from drowning to wading

Originally posted on August 12, 2009 at 2:51 PM

Depression is a funny thing, for an artist. I mean artist in the broad sense: from musicians to painters to writers and beyond. Anyone who uses their creativity to make a living (or tries to make a living, anyway!). As a person trying to live a healthy, decent life, it’s a bad thing. Serious depression… the severe kind that lasts years. Yet, as an artist, it can be the ultimate life-force. I genuinely believe that some of the most beautiful art ever created was born of the artists’ darkest hours. I am no different. My best poems and passages usually come from a place of anger, despair, sorrow, and loss. And fear.

Someone once told me that the opposite of love isn’t hate: it’s fear. I think there’s a lot of truth to that. In fact, I think a lot of the “negative” emotions are driven by fear when you look at them closely enough. Embarrassment is usually because you’re afraid that someone saw you and will judge you. Guilt is because you’re afraid you’ve hurt someone in some way, or maybe that you’ll get caught. Hate can be a fear of not being as good as someone (jealousy) or a fear that they will take your place, job, wife, etc. (insecurity). Rage can be a fear of loss, or failure. Sorrow can be a fear of being alone.

Nothing’s black and white, I know, and sometimes an emotion isn’t backed by another, but in my experiences with my own emotions, they usually are. I don’t believe that it’s necessary to expel negative emotions. I embrace them. Guilt for feeling an emotion is secondary, and unnecessary. There’s nothing wrong with feeling the way you feel. Period.

Emotions can become a problem when they start negatively interfering with your life, i.e., debilitating depression. Realizing when you need help is difficult in that position, to say the least. When you add in the factor of the depressed person being an artist… well, it gets even harder. There is fear driving all of those emotions: if I take medicine to make me better, will it take away my art with my pain? Will I have anything left to write/paint/sing about? If I’m happy, will I even care that I don’t do as powerful of work anymore?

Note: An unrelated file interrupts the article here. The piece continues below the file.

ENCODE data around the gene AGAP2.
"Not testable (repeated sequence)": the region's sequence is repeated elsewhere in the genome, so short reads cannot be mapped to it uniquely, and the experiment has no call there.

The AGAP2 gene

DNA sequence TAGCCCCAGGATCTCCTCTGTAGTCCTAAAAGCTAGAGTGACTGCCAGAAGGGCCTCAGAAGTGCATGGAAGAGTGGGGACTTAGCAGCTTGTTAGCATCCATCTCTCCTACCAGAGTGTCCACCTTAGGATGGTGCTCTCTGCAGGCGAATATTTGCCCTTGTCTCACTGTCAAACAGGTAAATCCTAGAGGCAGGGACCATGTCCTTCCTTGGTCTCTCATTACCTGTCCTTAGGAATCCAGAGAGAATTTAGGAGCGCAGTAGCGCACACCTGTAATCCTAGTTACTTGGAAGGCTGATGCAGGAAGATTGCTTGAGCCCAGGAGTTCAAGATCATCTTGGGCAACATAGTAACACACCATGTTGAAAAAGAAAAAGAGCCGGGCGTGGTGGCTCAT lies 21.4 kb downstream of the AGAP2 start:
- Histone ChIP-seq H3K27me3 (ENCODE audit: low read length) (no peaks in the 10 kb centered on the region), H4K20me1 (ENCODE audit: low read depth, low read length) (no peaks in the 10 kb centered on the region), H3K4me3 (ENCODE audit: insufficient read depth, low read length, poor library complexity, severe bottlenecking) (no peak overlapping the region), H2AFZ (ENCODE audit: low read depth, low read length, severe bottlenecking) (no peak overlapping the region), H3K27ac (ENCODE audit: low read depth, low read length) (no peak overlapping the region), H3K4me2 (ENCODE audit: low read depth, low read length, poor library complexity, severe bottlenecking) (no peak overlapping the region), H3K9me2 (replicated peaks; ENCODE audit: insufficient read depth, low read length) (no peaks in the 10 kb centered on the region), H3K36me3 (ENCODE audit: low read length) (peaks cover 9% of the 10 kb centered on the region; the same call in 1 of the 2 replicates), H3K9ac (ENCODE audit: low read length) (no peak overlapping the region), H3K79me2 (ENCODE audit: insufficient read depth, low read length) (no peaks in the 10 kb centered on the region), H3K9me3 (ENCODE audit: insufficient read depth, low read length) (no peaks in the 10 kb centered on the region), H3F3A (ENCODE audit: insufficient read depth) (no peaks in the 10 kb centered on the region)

These are thoughts that plagued me when I realized that I needed help in my second year of college. I had been depressed for 4-5 years, and had produced wonderful work. It was destroying my life. I was never really happy by the end of that time. I swore to myself that I would not get on anti-depressants. I would not let medicine take my art away with my pain.

I found a class at UT through the mental health program that taught the mindfulness meditation practices of Jon Kabat-Zinn. It stressed acknowledging and accepting your thoughts and emotions, no matter what they may be. It worked. 100% saved my life. I am not exaggerating.

The funny thing about it all is that since then, I’ve written my best work ever. What I didn’t realize in the thick of my problem was that not being depressed doesn’t mean not having negative emotions anymore. I still have a pool to draw creativity from. It’s just a smaller, more manageable pool that doesn’t consume my life. And besides, I write great happy poems now too.

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